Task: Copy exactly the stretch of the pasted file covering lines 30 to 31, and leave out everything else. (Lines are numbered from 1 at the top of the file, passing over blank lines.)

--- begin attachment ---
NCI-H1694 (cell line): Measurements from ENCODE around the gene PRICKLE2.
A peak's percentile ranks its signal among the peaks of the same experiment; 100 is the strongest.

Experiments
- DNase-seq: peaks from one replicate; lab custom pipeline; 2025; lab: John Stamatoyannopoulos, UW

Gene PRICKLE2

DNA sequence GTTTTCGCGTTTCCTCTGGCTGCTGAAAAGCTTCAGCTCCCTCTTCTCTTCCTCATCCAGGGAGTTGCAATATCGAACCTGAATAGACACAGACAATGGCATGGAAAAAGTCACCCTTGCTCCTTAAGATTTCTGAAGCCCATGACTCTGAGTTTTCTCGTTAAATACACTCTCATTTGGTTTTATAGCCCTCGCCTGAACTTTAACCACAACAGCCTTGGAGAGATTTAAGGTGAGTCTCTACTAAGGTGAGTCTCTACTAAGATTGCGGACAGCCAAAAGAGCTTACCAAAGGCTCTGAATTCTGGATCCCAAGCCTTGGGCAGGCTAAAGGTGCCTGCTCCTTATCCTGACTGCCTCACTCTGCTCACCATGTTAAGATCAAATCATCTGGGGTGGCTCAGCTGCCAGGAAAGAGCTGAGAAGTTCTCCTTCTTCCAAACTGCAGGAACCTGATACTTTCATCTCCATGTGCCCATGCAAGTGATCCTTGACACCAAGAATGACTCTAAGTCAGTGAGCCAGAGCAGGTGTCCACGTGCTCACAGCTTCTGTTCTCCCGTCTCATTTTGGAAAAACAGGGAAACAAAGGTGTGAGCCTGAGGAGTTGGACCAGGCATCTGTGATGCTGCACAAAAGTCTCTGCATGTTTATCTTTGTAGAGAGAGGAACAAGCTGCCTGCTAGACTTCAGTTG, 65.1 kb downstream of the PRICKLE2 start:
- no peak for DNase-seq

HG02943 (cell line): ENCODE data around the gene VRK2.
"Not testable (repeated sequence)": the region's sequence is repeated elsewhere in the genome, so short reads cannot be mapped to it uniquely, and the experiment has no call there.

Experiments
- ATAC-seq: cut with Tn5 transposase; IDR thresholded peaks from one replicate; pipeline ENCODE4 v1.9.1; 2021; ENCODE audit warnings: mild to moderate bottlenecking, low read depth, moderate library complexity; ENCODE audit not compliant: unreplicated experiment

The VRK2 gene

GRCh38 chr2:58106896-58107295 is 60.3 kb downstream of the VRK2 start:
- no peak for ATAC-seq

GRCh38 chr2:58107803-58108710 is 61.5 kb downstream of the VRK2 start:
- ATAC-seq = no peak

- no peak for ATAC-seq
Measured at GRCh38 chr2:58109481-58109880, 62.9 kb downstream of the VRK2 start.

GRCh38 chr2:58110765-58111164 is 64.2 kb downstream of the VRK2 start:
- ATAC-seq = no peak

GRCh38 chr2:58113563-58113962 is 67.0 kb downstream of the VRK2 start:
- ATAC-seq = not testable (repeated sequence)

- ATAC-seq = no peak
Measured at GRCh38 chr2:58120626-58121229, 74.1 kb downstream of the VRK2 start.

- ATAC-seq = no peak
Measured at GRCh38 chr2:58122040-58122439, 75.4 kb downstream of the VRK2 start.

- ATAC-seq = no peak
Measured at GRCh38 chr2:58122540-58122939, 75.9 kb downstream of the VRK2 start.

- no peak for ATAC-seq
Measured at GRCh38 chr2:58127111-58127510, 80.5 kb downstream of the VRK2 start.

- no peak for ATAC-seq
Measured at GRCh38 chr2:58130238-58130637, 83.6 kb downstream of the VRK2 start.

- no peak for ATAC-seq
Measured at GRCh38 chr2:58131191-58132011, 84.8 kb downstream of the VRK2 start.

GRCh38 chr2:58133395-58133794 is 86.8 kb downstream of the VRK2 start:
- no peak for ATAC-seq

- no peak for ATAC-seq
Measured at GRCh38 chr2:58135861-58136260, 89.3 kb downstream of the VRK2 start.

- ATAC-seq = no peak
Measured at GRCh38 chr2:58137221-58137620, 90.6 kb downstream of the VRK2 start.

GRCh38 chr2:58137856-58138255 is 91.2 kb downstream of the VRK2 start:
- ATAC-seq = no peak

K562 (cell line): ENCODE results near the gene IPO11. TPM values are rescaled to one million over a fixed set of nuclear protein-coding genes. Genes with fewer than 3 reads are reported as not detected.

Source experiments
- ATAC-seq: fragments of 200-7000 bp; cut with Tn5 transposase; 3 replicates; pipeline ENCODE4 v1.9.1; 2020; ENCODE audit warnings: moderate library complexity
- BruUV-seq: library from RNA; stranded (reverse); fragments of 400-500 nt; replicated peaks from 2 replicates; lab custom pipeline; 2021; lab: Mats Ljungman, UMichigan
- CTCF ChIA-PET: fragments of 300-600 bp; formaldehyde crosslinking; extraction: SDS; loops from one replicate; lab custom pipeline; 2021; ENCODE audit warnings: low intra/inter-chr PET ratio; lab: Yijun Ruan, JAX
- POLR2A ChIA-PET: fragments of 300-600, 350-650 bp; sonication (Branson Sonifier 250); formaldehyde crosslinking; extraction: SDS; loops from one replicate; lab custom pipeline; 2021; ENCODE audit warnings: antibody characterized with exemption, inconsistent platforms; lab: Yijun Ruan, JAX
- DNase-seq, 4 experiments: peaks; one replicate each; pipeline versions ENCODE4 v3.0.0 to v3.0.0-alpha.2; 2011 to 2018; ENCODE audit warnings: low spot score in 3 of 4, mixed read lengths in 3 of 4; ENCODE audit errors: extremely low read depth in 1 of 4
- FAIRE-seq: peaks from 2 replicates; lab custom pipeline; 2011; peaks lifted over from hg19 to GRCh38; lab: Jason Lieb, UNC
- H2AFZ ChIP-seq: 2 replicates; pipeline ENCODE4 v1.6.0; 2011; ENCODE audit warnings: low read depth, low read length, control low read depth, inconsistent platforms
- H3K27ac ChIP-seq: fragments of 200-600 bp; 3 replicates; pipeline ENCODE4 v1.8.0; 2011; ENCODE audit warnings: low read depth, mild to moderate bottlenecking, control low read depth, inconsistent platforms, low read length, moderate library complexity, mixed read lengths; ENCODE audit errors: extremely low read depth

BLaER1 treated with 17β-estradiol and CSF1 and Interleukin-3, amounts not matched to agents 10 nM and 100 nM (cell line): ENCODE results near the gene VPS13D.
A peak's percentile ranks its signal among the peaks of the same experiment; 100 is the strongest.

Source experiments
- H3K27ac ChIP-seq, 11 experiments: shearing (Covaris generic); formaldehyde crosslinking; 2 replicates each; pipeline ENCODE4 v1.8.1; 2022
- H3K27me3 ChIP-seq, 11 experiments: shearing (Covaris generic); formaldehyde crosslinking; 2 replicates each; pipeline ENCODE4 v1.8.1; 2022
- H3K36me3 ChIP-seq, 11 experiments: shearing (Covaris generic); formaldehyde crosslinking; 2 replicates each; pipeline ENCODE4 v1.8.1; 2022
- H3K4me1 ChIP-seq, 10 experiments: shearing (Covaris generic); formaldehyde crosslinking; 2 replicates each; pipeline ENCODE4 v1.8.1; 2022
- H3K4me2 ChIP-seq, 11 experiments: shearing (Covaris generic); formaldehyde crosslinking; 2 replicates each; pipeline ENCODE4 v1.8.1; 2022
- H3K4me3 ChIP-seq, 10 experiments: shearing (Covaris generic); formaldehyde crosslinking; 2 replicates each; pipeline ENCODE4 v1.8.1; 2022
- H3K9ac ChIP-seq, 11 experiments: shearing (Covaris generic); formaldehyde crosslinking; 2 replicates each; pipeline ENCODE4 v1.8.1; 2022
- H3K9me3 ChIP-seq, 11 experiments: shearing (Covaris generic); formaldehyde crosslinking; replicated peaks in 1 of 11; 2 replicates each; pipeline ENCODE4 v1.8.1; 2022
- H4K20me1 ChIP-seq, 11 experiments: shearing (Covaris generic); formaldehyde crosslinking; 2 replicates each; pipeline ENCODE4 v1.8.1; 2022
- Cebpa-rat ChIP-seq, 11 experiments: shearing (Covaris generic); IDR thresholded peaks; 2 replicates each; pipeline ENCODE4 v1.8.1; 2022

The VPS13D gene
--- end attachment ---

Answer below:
Measured at GRCh38 chr2:58127111-58127510, 80.5 kb downstream of the VRK2 start.

- no peak for ATAC-seq